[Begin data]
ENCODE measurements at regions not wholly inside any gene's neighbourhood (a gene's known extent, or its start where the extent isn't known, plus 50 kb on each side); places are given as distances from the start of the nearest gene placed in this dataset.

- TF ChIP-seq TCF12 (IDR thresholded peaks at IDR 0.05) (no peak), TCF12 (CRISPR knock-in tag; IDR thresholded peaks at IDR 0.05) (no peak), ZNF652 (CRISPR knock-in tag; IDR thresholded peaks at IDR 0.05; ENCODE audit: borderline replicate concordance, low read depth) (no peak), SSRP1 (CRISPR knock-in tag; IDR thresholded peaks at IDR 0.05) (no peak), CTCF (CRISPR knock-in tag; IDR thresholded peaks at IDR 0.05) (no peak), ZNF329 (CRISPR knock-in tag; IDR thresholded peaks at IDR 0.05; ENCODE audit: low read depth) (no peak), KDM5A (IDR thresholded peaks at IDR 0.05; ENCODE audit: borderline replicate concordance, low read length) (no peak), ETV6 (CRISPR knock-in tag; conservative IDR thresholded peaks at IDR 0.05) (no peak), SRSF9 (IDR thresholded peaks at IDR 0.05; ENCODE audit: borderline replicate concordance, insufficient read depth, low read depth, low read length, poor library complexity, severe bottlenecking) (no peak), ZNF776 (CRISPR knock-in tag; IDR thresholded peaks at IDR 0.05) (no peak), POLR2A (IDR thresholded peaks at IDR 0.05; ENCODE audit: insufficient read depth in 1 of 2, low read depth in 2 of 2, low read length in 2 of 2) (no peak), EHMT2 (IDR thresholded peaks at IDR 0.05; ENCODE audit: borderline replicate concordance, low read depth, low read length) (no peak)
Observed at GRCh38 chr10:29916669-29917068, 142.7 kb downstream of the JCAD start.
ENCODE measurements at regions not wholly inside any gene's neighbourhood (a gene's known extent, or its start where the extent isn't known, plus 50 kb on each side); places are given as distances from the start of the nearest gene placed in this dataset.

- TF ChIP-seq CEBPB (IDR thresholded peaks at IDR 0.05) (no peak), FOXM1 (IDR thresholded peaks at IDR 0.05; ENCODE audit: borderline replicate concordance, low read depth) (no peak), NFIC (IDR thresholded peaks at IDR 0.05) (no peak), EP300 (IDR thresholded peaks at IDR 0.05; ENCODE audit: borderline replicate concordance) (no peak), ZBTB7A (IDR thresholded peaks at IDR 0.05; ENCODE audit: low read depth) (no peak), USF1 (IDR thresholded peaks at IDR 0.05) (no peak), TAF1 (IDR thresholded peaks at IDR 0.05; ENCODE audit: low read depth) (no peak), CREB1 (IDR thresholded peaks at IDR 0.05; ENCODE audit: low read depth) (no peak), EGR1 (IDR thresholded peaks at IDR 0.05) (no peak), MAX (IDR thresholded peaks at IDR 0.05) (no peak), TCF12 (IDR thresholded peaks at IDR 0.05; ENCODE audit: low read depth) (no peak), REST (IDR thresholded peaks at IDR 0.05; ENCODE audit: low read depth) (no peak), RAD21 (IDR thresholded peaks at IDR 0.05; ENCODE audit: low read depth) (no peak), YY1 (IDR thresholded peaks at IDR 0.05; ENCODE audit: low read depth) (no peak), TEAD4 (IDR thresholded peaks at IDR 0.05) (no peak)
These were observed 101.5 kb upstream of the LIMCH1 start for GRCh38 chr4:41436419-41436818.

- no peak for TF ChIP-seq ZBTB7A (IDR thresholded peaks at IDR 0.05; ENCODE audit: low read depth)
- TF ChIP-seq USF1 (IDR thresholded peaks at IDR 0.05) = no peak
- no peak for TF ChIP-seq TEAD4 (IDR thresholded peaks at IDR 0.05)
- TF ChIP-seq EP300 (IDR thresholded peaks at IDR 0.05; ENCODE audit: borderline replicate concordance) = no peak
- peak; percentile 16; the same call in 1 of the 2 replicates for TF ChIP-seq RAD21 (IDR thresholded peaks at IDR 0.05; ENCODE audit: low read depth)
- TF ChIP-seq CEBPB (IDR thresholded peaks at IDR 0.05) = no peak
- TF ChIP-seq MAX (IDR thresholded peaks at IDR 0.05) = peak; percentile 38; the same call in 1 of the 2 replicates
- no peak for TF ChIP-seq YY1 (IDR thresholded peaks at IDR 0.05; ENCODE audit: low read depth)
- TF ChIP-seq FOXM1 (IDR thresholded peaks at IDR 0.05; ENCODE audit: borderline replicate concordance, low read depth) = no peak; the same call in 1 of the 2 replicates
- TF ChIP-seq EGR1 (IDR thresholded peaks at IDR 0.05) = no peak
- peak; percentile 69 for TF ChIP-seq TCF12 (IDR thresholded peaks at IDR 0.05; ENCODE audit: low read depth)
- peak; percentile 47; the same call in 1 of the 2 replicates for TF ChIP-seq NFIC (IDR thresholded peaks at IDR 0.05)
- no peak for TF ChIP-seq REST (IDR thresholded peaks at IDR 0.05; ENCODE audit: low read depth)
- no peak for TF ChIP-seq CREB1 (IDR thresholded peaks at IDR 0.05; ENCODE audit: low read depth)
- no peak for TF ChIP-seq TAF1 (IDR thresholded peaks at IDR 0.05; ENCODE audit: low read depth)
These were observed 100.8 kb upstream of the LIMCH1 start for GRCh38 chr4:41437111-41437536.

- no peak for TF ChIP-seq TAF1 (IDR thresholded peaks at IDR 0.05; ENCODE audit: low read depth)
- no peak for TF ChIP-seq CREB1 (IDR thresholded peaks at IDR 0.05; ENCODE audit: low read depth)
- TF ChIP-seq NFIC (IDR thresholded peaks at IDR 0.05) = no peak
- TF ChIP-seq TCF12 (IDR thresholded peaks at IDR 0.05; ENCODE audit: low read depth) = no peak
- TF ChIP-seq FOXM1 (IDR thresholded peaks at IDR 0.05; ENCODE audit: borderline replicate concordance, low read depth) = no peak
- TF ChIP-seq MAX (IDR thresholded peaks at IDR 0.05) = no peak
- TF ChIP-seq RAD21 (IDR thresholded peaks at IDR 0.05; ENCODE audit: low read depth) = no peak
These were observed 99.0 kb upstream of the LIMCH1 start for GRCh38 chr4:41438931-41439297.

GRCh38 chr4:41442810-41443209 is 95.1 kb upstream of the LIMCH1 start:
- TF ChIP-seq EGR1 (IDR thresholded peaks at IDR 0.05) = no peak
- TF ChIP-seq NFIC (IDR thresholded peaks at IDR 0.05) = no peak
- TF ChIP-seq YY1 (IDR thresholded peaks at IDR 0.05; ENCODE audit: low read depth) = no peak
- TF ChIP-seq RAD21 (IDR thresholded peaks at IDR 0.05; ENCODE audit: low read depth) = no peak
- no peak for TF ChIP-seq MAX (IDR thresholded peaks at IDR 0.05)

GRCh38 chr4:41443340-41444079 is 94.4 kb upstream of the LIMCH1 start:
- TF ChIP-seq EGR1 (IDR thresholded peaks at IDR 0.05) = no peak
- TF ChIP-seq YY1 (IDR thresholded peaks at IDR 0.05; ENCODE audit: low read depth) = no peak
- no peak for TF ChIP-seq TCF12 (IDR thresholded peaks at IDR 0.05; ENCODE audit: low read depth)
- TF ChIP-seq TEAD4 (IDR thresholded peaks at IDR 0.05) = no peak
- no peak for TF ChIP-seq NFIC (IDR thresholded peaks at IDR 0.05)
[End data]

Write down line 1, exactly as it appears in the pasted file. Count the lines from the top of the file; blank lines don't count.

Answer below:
ENCODE measurements at regions not wholly inside any gene's neighbourhood (a gene's known extent, or its start where the extent isn't known, plus 50 kb on each side); places are given as distances from the start of the nearest gene placed in this dataset.